What happens when fashion designers move their operations to labs? That living organisms become their means and final materials to design. From fermenting bacteria to growing mycelium, the next fashion will breathe and live like plants, with the latest innovations using algae.
London College of Fashion graduate Olivia Rubens has made it to the headlines lately for her ‘positive knitwear’, in which garments need direct sunlight and misting to photosynthesise, completing the cycle of emitting oxygen and absorbing carbon dioxide. Rubens’s collection, which name honours the process itself, Photosynthesize, literally knits together layers of alpaca wool, Tencel, organic cotton, vintage crocheted lace tablecloth and ceramic kitchen utensils, among others, each of which tells an evocative story of their past.
Earlier this year, the Canadian designer collaborated with concept store Machine-A and biotech startup Port Carbon Lab to create the ss22 collection, which went on sale in April and quickly sold for around $300 each piece. Besides selling at Machine-A, Rubens’s biomimicry is joining the experimental forces of design at APOC STORE with pieces that draw clear inspiration from the 18th century and rococo aesthetics.
But if you were wondering whether algae-based fashion is a 2022 invention, the truth is that a lot of previous research has been done on the subject, with positive outcomes including formulation of food, cosmetics, fertilisers and even biofuel production — so why not in fashion, too? This question led Roya Aghighi to use modern biology to integrate algae in her collection Biogarmentry, a project that aims to protect the human body and improve the immediate environment of the wearer.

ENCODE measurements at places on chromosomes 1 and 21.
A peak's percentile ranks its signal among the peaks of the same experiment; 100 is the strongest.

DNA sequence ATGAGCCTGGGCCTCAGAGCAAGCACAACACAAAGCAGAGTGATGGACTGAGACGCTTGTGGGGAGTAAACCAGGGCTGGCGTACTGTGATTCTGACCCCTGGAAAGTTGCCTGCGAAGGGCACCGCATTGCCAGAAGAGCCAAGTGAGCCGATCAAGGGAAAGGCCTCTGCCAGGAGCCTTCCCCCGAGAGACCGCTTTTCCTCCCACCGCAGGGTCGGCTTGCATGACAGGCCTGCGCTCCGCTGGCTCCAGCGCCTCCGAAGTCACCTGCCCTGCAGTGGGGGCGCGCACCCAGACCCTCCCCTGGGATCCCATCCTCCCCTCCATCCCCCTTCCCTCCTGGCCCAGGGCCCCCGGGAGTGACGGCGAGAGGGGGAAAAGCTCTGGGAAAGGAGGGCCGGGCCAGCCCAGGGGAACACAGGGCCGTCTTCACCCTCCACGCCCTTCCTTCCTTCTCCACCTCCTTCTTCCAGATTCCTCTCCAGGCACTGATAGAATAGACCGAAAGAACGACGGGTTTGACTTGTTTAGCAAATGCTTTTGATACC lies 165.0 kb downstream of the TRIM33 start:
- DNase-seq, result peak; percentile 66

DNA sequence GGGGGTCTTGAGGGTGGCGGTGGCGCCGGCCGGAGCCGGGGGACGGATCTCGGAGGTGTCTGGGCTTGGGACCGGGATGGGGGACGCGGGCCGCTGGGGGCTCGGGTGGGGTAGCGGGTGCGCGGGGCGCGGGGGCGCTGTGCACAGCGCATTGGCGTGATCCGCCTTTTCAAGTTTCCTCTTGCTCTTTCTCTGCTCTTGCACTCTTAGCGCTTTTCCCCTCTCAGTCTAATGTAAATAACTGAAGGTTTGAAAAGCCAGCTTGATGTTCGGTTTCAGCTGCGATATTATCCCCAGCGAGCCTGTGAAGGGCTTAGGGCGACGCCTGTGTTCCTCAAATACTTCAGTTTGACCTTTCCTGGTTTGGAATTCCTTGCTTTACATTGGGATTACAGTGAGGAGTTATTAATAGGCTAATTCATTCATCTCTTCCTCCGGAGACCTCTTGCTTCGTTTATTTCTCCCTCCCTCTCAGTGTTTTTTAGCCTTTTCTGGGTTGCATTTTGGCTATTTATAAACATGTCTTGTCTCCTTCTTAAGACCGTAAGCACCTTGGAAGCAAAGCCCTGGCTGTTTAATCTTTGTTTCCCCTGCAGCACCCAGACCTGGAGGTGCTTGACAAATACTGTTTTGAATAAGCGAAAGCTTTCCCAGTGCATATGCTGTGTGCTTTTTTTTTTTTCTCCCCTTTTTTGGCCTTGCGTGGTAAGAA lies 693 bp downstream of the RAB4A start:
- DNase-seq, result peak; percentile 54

Designers like Aghighi invite people to shift their desire for consuming fashion as dead objects to integrating the art of dressing up as an essential part of looking after themselves altogether with what they wear. The rather ethereal-looking pieces of Roya were shortlisted in the sustainable design category in the Dezeen Awards 2019, and for the past two years, her name is linked to not only sustainable fashion, but to the future of fashion in general.
The common feelings of the industry are that material research and development are much needed to meet environmental demands, however, aesthetics continue to block the widespread adoption of climate-positive and plant-based materials. Only look at the first big case of biodesign in fashion, when Suzanne Lee literally grew bio-leather in her bathroom in Brooklyn a decade ago, by fermenting bacteria. While it sprouted a DIY movement, the commercialisation of such practices or their adoption as seen on the catwalk barely exists.
The fashion industry isn’t an easy one to cater to, especially with its strong focus on looks and feels that are hard to replace with materials that are just in their conceptual stage. But if something remains true, the possibilities that biodesign can enable are turning biology into a basic toolbox for designers, pointing out that there’s plenty of room to collaborate and work across fields, incentivised by hefty investments by luxury conglomerates such as LVMH, who announced an early-stage project to produce plastic-free lab-grown fur, and Kering, who is piloting low-impact alternative materials like mushroom leather, all betting on how far innovation can go.
*Head image: Biogarmentry by Roya Aghighi